By Rebecca Apodaca
In 2003, Don Tegeler embarked on a journey that took him and his family out of the state of Florida and landed them back in his home state of Iowa to become President of Tegeler Music Enterprises, Inc. Tegeler had spent 10 years managing another music shop in Florida before coming home to Clinton IA to run his own store. At a time when many music businesses were struggling to stay open, it seemed risky to be opening a new store. In a very competitive Florida market, Tegeler learned what to do (as well as what not to do) to survive in the music retail business. The education he received in Florida must have paid off because, even with a struggling economy, his profits are up!
Tegeler bought a 10,000-square-foot building that now has retail space, lesson rooms and a 3,000-square-foot performance theater with a stage for concerts, clinics and recitals, while the Tegeler family has 2,000 square feet of living space above their store. Isn’t that the way merchants used to live: right above their stores? In these difficult economic times, Tegeler might be showing us “the way.” You build your equity on your building, which is also building equity on your home. You have a stable and predictable overhead. You can eventually use some of that equity to support the growth of the business. You keep a separation between home and work to allow your mind to decompress when you cross that threshold to your home. Many of our “Shine A Light” interviewees have this in common, including in the case of this writer’s own store.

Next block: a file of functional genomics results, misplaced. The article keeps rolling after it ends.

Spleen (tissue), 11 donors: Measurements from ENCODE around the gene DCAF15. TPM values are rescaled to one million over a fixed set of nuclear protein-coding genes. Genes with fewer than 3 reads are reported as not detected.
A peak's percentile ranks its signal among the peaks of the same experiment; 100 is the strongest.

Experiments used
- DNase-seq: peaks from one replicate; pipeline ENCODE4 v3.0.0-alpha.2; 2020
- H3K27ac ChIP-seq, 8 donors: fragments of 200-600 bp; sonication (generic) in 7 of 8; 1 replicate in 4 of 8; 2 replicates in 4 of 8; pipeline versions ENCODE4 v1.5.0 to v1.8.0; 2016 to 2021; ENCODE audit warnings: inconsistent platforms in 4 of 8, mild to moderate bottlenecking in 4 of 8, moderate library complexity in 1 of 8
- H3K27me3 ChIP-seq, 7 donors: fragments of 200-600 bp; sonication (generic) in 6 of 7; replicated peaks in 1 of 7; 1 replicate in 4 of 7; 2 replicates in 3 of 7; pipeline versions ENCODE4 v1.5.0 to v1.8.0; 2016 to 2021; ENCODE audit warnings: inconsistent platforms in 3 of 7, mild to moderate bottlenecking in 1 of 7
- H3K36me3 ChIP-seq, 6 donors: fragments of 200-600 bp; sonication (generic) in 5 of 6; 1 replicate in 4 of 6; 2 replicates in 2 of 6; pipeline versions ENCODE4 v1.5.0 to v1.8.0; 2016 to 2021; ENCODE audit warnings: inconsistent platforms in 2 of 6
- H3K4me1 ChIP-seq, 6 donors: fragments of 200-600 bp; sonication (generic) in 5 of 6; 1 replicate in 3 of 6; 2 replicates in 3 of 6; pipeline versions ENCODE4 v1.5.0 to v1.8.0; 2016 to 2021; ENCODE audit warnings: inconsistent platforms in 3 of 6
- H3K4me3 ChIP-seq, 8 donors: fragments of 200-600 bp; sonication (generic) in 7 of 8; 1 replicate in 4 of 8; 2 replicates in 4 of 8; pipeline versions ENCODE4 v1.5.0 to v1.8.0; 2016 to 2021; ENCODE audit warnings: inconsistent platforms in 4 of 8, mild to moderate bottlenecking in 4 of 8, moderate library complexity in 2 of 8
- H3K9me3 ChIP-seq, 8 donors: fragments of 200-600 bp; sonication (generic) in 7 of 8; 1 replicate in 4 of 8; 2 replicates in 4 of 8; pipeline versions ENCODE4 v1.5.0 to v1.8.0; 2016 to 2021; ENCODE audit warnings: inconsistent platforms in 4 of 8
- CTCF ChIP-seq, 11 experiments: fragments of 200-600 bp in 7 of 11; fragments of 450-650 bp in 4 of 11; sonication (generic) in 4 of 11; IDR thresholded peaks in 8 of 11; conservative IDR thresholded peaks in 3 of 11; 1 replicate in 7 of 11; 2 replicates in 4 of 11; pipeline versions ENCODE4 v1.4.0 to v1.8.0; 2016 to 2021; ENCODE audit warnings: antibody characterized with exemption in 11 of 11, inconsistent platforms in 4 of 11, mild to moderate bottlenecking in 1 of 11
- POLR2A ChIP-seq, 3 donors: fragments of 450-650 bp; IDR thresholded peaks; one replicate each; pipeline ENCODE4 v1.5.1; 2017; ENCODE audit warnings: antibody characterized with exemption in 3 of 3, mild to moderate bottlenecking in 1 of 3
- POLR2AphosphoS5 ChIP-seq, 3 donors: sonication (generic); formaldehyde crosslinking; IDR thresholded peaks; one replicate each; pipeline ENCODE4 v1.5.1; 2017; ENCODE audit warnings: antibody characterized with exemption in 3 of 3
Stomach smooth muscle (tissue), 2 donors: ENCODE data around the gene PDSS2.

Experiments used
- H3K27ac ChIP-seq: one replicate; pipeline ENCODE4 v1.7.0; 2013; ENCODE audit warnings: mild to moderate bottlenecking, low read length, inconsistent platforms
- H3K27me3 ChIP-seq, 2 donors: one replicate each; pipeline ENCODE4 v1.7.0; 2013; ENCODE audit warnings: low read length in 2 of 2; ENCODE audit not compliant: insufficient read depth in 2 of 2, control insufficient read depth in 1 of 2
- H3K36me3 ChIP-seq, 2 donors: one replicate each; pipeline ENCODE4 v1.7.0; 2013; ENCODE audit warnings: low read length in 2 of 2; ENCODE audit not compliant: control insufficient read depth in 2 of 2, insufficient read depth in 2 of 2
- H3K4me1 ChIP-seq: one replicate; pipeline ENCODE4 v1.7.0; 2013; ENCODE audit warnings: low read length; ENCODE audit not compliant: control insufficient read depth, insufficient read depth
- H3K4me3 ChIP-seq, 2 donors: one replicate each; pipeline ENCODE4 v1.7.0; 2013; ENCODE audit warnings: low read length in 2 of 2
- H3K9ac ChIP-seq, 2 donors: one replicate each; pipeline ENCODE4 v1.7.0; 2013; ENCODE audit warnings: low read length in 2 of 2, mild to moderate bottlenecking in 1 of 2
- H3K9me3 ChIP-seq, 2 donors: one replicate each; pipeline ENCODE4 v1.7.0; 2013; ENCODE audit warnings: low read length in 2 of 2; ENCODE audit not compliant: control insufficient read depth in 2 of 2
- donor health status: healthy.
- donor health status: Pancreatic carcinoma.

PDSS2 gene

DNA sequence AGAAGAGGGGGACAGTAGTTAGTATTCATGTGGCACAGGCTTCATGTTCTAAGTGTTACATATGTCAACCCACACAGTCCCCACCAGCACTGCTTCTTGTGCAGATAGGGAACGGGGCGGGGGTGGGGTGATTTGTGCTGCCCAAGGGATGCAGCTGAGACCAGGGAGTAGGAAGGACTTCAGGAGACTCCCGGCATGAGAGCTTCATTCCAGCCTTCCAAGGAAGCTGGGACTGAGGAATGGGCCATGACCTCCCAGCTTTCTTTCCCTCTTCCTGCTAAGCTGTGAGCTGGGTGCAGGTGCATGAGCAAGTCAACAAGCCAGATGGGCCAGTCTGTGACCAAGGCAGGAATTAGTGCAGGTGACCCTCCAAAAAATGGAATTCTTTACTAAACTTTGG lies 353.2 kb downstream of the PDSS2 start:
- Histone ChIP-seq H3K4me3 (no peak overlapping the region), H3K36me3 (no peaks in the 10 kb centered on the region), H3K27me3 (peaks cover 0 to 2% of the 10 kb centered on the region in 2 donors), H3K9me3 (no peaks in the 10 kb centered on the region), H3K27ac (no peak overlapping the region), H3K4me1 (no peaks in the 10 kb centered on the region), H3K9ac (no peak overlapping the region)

Tegeler Music is a full-line music store, carrying everything but acoustic pianos. It has a strong repair shop supporting all inventory items sold. Tegeler acquired much of his repair skill during his 10 years at the bench in Florida and admits to utilizing any good repair tips, even if they come from the Allied or Ferree’s parts catalog. Lines such as Peavey, Conn Selmer, Ampeg, Ibanez, QSC, Crafter, Samick, Audio-Technica, PreSonus, Grundorf and Mapex Drums are a few of the ones carried at Tegeler Music.
101 S. 2nd Street
Clinton, IA 52732
Don Tegeler, President/CEO
Hours: Monday to Friday 9am to 6pm (extended
hours Monday and
Wednesday to 8pm)
Saturday 9am to 4pm